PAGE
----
Washington Tightens Fuel Economy Standards for Trucks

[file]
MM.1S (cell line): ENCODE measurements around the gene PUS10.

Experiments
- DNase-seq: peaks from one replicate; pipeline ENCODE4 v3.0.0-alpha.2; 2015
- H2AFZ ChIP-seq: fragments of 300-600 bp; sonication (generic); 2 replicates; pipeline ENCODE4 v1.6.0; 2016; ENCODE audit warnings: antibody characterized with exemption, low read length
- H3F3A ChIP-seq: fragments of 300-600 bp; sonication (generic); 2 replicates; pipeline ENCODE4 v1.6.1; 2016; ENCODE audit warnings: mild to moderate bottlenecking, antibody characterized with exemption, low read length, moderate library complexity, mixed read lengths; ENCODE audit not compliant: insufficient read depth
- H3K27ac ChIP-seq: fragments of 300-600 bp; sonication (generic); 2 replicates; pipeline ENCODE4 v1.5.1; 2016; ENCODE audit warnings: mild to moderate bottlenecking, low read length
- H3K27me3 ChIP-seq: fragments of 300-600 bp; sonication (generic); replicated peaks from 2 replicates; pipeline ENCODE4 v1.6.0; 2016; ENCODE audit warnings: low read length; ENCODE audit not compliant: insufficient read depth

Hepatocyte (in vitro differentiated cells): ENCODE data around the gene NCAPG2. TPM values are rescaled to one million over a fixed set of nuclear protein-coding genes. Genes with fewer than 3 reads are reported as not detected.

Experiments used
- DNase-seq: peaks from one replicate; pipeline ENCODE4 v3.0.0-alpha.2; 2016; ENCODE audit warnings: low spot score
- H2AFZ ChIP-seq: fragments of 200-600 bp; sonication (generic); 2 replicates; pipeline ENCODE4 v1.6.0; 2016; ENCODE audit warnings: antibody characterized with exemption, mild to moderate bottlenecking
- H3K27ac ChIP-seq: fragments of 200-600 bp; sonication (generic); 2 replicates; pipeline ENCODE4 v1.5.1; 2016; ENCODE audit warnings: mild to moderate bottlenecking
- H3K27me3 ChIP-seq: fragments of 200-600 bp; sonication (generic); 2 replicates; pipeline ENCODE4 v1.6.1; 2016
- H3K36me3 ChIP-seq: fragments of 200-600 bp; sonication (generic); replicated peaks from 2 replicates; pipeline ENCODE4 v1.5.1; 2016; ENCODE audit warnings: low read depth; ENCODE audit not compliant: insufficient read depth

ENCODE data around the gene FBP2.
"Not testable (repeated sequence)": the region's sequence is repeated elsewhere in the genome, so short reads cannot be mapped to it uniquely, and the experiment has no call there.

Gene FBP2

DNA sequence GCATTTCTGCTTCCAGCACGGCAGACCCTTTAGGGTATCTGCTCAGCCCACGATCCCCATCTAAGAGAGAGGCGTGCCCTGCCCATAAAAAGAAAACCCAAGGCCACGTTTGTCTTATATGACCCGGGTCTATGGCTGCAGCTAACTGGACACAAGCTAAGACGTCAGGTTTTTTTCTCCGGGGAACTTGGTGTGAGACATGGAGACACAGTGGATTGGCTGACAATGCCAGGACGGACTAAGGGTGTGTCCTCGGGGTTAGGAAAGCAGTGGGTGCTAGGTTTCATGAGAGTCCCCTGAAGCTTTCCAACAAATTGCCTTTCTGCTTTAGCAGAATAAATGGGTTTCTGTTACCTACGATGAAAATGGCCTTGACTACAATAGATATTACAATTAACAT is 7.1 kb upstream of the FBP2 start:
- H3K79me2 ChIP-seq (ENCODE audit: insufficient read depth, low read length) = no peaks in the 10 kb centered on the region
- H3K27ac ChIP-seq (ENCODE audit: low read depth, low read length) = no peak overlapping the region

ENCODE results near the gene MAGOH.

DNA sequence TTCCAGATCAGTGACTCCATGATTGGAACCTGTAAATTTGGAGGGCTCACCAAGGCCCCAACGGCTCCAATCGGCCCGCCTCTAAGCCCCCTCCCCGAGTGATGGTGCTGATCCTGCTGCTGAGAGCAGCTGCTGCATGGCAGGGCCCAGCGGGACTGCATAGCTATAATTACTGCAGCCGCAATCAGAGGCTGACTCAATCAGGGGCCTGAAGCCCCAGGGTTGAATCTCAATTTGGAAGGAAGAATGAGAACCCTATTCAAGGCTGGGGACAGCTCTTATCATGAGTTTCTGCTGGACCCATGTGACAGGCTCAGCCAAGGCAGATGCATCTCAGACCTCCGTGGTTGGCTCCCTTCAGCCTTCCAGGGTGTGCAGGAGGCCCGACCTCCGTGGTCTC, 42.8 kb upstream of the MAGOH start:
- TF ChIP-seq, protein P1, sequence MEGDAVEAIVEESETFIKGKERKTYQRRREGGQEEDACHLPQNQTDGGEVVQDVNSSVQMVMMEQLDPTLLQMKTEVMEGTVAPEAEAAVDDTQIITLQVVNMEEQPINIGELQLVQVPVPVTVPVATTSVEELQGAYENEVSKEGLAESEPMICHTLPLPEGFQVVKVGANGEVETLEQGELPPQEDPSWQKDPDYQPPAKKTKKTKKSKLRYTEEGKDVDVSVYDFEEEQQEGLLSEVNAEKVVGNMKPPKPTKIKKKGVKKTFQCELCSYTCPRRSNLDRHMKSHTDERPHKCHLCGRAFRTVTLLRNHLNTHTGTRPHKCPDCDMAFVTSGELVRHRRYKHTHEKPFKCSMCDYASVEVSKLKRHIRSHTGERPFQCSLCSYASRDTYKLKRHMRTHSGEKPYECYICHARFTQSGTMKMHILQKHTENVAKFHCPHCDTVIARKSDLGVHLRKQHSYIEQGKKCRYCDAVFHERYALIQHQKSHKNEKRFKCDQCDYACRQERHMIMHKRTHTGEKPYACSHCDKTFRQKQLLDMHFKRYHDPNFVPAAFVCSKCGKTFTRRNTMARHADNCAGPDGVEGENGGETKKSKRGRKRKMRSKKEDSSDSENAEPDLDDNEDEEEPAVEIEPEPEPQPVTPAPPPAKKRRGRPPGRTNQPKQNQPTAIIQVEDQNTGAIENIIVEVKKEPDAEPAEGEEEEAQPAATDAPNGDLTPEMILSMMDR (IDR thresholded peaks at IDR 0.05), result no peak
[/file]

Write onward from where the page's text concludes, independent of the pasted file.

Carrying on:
The Obama administration has raised fuel economy standards for trucks in the United States in a bid to cut greenhouse gas emissions and reduce dependence on fossil fuels between now and 2027. The rules announced Tuesday cover heavy- and medium-duty vehicles including school buses, delivery vans, garbage trucks and large long-haul tractor trailers. Heavy vehicles represent just 5 percent of road traffic, but consume 20 percent of the motor fuel burned in the nation. Supporters of the new initiative say that when fully implemented, the rules will save about 319 billion liters of fuel a year, cut $170 billion in fuel costs, and keep more than one billion tons of carbon pollution out of the air. Experts estimate that large trucks typically burn 76,000 liters of fuel a year. The new measures follow earlier efforts to improve energy efficiency for cars, aircraft, power plants and air conditioners. The Consumer Federation of America said the new efficiency standards will make it less expensive for trucks to deliver their cargo, making many goods cheaper for consumers. Leaders of the American Trucking Associations said they were "cautiously optimistic" that the new rules will achieve their goals without unduly disrupting operations. The ATA welcomed the time given to manufacturers and the industry to meet the new standards.